Doddridge now resolved to live for God alone and worked hard to progress spiritually and academically. He made it a point to study no book more diligently than the Scriptures but his wide reading was still enormous by any standards, and he never seemed to waste a minute of prayerful study, even praying while getting washed and dressed. Such a testimony to a godly life was probably the reason why Jennings, who usually forbade his students to preach outside the college, made an exception in Doddridge’s case. Shortly after Doddridge graduated, John Jennings died and his church called Doddridge to the pastorate on a salary of $60 a year.
The Northampton Academy
Jennings’s academy closed down for a time but in April 1729 Isaac Watts and several other ministers met at Lutterworth for a day of fasting and prayer and felt moved to invite Doddridge to reopen the academy in Market Harborough. Soon after the reopening, Doddridge was put under great pressure by parents, students, local politicians and the Castle Hill church to move his work to Northampton. This step was eventually taken in January, 173 0 when Doddridge set up his academy in Marefair, Northampton, becoming at the same time pastor of the Castle Hill church. Doddridge was still only twenty-seven years of age and about to be married to Mercy Maris who was twenty-two.
It was not long before Doddridge’s academy became quite famous and even Church of England ministers sent their sons there rather than have their morals corrupted at the universities. At first the students complained that, though their tutor’s lectures were excellently organized, his sermons were quite chaotic, so Doddridge began to take great care with his preaching. Soon, the students were rejoicing because Doddridge’s sermons touched their hearts and pointed them to God. He had determined to ‘preach experimentally man’s fall, sin, and misery; the necessity of regeneration; the imputation of Christ’s righteousness; the necessity of holiness, as the evidence of acceptance before God; and the absolute need of the Holy Spirit to begin and carry on a saving change in heart and life.’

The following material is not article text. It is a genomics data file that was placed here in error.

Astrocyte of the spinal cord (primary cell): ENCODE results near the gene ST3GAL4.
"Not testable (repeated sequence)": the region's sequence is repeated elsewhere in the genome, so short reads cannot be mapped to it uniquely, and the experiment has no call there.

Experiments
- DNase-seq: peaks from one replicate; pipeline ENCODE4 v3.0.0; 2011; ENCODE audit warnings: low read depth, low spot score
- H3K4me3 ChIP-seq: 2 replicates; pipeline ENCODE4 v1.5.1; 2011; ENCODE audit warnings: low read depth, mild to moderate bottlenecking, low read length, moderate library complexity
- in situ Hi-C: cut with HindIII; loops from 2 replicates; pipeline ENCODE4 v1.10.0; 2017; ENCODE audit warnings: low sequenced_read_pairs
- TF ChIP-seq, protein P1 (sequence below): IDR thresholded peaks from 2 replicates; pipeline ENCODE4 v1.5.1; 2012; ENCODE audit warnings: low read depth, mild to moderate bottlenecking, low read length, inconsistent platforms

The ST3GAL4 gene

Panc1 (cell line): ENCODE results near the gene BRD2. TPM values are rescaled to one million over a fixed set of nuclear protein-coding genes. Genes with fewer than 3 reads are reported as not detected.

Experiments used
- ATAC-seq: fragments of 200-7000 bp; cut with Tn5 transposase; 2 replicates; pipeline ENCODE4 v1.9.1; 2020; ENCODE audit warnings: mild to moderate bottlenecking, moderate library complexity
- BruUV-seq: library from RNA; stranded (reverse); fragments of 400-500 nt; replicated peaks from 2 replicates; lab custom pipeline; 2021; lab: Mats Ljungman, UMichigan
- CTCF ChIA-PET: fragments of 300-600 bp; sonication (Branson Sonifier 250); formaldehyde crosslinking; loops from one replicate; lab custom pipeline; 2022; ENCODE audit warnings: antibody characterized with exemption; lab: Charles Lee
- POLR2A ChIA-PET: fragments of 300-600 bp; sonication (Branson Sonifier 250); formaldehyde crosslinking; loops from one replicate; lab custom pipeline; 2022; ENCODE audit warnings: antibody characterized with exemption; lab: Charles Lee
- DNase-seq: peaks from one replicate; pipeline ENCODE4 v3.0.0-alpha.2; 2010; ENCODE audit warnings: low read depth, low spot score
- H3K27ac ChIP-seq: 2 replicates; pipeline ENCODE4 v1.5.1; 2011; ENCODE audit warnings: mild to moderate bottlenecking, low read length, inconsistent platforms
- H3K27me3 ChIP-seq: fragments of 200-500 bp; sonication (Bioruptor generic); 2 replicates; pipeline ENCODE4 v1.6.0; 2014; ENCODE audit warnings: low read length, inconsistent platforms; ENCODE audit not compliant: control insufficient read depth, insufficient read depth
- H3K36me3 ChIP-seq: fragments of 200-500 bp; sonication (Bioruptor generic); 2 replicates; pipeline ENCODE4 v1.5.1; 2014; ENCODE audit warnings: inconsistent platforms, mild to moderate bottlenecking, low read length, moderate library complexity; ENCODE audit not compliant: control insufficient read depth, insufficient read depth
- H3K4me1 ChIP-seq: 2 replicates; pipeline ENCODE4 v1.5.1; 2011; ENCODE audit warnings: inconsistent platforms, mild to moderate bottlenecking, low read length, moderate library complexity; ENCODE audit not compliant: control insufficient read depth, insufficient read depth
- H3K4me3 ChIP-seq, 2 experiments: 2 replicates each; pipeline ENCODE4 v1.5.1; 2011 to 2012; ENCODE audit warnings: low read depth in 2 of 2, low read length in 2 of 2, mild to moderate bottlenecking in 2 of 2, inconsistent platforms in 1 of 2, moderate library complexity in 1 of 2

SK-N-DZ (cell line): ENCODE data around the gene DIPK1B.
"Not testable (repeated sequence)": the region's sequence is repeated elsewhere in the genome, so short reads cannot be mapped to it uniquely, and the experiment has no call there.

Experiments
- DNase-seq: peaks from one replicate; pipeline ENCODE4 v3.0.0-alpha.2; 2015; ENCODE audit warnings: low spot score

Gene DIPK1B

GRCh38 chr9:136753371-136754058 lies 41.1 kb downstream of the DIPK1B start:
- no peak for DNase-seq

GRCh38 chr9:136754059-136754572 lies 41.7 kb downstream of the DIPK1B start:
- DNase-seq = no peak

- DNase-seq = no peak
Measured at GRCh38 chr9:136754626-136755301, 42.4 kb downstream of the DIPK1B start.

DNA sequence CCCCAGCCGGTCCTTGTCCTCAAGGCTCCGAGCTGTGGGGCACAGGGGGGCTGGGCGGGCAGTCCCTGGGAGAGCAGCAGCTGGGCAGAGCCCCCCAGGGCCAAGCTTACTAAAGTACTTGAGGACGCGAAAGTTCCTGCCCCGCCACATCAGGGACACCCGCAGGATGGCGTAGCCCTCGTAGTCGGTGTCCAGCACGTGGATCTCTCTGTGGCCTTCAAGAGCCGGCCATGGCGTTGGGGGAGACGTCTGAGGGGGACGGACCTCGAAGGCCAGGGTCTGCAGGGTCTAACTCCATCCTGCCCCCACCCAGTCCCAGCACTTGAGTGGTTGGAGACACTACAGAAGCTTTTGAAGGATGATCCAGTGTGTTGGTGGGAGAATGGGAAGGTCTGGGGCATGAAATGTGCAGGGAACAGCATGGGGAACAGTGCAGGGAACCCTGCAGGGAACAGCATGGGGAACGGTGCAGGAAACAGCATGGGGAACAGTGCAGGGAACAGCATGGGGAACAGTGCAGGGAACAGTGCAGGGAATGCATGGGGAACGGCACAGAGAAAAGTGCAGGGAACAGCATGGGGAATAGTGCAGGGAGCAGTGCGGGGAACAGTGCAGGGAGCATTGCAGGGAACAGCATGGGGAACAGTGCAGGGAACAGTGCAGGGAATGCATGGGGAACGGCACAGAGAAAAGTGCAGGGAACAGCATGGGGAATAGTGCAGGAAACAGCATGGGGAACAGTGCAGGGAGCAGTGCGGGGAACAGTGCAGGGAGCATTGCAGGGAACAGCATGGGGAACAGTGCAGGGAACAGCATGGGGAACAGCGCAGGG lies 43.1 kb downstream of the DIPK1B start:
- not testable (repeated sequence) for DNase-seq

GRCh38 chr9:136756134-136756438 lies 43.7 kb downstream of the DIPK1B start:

Doddridge’s students were even more influenced by the prayers of their tutor than his sermons. He could spend up to five hours in his own private prayers and when praying in public, he had an extraordinary gift of echoing the thoughts and longings of his fellow-worshippers so that they inwardly prayed with him when he acted as their spokesman before God.
Many of his church members came from far-off villages, so Doddridge, assisted by his students and church elders, took the gospel to them regularly and introduced daily family worship among them. The elders’ major duty was to catechize members at their homes and distribute Christian literature such as Doddridge’s Family Expositor and his famous The Rise and Progress of Religion in the Soul. The elders also helped in church discipline when drunkenness, bankruptcy, and quarreling among members’ families marred fellowship in the church.
Doddridge’s theology can be compared with that of his contemporary, John Gill, whom most scholars believe was a very ‘high’ Calvinist. Doddridge was certainly far ‘higher’ than Gill in his doctrine of election and reprobation but disagreed with Gill on eternal justification, modifying Gill’s view somewhat. He agreed fully, however, with Gill concerning the scope of the atonement as being limited savingly to the elect and that Christ’s death nevertheless provides, indirectly, some non-saving, universal benefits.